And if the goal is to refrain from running over pedestrians, other drivers or vehicles; driving across grass that grows by the inch and dies by the tire; introducing either bumper to telephone poles and trees; or entering a demolition derby with structures bigger and more solid than one's vehicle, doesn't one need to understand the concepts of social, physical and life sciences, art, civics and history, and geography?

Let's face it, folks, if the purpose is to think analytically, logically, and creatively, and to integrate experience and knowledge to form reasoned judgments and solve problems, to demonstrate health and fitness, is there any better tools to do that with than the steering wheel, brake and accelerator?

As for the last goal, how better to understand the importance of work and how performance, effort, and decisions directly affect career and education opportunities than to take the driving test and driver exam? If you fail, don't worry, be happy! If you can't drive, you can't work, and if you can't work, the state will have to take care of you and provide for you. Pass or fail really makes no difference; either way this represents the win-win situation you've learned about from the total quality people.

Maybe what our legislators are up to, introducing this bill, has potential we didn't realize at first glance.

Just think, if HB1658 passes, we can dispense with the WASL, all the headache it's causing, and all the money it's costing. After all, the driving test and driver exam covers everything the human resource needs to know and be able to do.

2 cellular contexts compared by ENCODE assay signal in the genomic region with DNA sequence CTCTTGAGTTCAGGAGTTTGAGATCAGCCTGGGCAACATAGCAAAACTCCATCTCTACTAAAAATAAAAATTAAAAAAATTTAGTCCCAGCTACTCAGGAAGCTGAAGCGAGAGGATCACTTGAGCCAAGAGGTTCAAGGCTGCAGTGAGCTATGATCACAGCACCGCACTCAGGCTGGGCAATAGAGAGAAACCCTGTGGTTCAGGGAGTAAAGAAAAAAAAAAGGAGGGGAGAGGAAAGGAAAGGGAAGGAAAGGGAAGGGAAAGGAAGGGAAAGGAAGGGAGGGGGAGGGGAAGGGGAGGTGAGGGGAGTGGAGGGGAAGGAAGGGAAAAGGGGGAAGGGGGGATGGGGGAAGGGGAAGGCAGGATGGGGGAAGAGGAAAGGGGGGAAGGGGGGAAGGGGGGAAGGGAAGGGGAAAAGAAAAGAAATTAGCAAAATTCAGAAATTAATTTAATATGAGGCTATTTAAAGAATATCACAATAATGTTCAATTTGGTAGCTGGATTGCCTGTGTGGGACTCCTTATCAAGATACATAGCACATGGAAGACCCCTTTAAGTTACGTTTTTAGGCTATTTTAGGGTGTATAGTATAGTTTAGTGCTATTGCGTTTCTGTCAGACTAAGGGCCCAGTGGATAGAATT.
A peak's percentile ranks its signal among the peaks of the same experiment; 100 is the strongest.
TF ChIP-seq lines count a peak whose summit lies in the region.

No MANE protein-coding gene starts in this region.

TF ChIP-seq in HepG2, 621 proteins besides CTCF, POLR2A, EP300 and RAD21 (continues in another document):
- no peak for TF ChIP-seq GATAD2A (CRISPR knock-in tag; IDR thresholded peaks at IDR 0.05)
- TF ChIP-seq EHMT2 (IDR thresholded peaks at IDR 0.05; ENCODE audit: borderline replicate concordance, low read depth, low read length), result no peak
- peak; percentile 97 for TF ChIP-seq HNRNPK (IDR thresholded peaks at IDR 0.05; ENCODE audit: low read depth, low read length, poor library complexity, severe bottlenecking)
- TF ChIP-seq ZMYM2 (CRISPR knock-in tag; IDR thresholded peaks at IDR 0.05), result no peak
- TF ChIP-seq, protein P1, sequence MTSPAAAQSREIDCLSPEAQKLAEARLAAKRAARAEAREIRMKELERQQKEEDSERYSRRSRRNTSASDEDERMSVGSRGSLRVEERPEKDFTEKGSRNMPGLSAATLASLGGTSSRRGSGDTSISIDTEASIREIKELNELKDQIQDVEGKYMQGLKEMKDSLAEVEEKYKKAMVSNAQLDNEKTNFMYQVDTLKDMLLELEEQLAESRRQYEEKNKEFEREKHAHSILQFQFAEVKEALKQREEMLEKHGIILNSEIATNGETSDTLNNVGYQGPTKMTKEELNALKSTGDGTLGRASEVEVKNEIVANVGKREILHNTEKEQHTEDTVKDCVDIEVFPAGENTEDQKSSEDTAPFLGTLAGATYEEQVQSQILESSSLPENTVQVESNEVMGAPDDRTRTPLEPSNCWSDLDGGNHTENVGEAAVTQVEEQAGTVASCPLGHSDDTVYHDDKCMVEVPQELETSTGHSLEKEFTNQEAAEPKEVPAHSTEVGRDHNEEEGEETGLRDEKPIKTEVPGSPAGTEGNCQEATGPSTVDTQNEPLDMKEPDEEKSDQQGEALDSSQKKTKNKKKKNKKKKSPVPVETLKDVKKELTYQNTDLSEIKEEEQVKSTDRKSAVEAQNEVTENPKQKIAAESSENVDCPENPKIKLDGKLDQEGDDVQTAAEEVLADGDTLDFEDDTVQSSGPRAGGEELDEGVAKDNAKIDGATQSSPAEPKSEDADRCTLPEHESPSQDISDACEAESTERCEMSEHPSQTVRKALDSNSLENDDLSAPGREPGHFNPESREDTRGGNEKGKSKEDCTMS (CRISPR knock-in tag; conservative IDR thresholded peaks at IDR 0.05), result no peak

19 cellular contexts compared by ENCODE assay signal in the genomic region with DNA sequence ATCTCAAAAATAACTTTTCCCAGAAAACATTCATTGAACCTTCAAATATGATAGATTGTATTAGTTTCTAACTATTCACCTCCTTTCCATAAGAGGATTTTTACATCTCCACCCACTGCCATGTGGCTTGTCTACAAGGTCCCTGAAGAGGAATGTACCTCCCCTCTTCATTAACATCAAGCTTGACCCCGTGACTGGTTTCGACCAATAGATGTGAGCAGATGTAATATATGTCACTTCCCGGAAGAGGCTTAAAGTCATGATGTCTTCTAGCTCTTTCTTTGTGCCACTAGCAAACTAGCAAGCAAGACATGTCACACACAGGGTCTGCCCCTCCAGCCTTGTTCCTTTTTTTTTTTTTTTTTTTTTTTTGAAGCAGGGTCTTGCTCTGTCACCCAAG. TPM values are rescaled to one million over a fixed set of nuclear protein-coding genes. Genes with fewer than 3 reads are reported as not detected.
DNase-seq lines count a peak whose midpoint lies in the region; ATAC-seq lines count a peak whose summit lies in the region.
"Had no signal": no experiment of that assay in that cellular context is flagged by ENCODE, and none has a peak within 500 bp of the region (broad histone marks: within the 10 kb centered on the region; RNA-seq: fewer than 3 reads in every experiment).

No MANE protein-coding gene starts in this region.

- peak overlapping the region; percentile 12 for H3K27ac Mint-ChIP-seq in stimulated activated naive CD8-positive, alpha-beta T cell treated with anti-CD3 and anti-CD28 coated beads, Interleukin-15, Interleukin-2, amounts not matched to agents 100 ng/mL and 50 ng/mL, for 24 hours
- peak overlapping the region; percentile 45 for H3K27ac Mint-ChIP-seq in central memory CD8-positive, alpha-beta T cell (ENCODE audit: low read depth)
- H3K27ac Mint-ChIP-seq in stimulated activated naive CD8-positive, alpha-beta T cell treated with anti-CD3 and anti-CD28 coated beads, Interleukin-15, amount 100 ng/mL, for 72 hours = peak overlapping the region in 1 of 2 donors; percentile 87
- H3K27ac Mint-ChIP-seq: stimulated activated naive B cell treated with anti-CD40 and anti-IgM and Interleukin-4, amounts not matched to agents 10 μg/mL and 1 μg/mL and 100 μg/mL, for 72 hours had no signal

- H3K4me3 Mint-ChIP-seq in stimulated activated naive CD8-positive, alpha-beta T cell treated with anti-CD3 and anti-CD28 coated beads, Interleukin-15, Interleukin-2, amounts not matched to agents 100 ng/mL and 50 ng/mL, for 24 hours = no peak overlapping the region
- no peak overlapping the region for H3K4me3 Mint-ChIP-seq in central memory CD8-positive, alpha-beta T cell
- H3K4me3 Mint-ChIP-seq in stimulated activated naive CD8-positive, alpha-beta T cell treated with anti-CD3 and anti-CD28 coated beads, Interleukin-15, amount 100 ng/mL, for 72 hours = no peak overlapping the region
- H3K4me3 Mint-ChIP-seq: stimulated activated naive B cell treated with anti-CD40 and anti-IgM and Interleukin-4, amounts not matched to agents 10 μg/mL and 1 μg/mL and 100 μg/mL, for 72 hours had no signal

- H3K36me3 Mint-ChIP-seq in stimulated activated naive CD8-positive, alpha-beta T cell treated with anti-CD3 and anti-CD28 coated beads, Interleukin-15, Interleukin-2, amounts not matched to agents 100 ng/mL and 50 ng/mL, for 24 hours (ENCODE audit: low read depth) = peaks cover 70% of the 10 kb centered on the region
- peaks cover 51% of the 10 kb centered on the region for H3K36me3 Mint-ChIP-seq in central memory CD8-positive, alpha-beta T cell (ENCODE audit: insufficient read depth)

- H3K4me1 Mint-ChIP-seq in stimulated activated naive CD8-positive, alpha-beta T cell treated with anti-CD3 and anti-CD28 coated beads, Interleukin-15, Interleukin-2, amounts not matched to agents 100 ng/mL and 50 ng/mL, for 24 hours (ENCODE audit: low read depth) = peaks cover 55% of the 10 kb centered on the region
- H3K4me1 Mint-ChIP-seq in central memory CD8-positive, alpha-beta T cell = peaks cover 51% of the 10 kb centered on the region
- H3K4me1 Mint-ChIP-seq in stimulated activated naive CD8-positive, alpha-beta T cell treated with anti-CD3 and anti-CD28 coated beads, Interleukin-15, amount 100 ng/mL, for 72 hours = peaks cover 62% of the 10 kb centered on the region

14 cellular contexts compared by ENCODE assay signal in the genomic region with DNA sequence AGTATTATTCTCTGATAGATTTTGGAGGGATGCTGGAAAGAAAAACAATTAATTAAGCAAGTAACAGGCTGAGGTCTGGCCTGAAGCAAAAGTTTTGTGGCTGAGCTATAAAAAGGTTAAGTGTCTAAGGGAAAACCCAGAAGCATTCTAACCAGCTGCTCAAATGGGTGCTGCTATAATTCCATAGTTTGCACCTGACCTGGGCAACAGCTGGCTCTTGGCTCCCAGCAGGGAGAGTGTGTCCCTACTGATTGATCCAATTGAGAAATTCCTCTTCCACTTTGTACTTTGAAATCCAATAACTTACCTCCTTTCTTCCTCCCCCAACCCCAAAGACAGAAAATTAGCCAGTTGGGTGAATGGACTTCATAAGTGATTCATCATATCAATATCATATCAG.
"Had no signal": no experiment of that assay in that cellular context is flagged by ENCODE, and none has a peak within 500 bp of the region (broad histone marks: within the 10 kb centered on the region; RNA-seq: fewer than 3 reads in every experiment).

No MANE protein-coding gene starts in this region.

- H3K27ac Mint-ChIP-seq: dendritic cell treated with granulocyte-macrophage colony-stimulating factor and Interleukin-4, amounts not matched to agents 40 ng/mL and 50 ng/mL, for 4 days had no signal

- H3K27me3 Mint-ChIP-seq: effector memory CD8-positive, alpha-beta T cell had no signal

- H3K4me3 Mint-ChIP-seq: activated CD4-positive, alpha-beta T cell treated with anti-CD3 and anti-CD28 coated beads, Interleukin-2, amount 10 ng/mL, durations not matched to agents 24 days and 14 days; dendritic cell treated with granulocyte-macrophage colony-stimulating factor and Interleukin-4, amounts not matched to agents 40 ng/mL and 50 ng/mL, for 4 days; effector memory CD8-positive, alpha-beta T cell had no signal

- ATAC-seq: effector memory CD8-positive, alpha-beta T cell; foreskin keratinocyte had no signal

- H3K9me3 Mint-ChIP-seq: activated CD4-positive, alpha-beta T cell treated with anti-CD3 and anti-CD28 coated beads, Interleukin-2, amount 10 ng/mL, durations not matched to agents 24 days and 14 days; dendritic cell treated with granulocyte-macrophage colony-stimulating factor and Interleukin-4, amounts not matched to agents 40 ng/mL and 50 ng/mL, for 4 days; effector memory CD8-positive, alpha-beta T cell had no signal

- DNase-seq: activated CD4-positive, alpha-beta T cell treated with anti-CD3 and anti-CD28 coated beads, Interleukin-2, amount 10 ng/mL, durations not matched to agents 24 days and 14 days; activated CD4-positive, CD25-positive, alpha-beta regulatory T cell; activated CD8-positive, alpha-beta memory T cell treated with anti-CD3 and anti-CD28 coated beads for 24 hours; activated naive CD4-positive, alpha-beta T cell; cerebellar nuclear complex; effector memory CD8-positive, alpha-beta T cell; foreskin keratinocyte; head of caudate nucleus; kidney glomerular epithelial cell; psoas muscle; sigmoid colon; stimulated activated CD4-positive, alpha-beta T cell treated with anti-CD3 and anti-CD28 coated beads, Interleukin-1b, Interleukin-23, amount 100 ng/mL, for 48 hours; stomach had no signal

Think of the billions of dollars the taxpayers will save. We can dispense with the Office of the Superintendent of Public Instruction, everything can be turned over to the department of licensing. That alone will save millions in salaries and benefits.

We can sell the school buildings and equipment, which will generate billions in new revenue. Not having to pay support personnel means that money can go back in the pot. Then, too, we won't have to buy anymore textbooks, or supplies and materials like glue, paper clips, workbooks, copy paper ... We can retrain all the teachers to become driver education instructors, put them in a car with three potential human resources, and by the time they are 16 years of age, the human resources will have demonstrated the required proficiency to meet all the goals. Since education makes up almost half the state budget appropriations, Washington's budgetary woes will be cured with one stroke of Gary Locke's pen.

And just think, if the concern is that children can't read, no big deal! After all, the legislators apparently can't read either - many signed on to sponsor this bill and haven't a clue what it says!

2003 Lynn M. Stuter - All Rights Reserved

 


 

Mother and wife, Stuter has spent the past ten years researching systems theory with a particular emphasis on education.  She home schooled two daughters, now grown and on their own.  She has worked with legislators, both state and federal, on issues pertaining to systems governance and education reform.  She networks nation-wide with other researchers and citizens concerned with the transformation of our nation.  She has traveled the United States and lived overseas. Web site: http://www.icehouse.net/lmstuter   E-Mail: lmstuter@mail.icehouse.net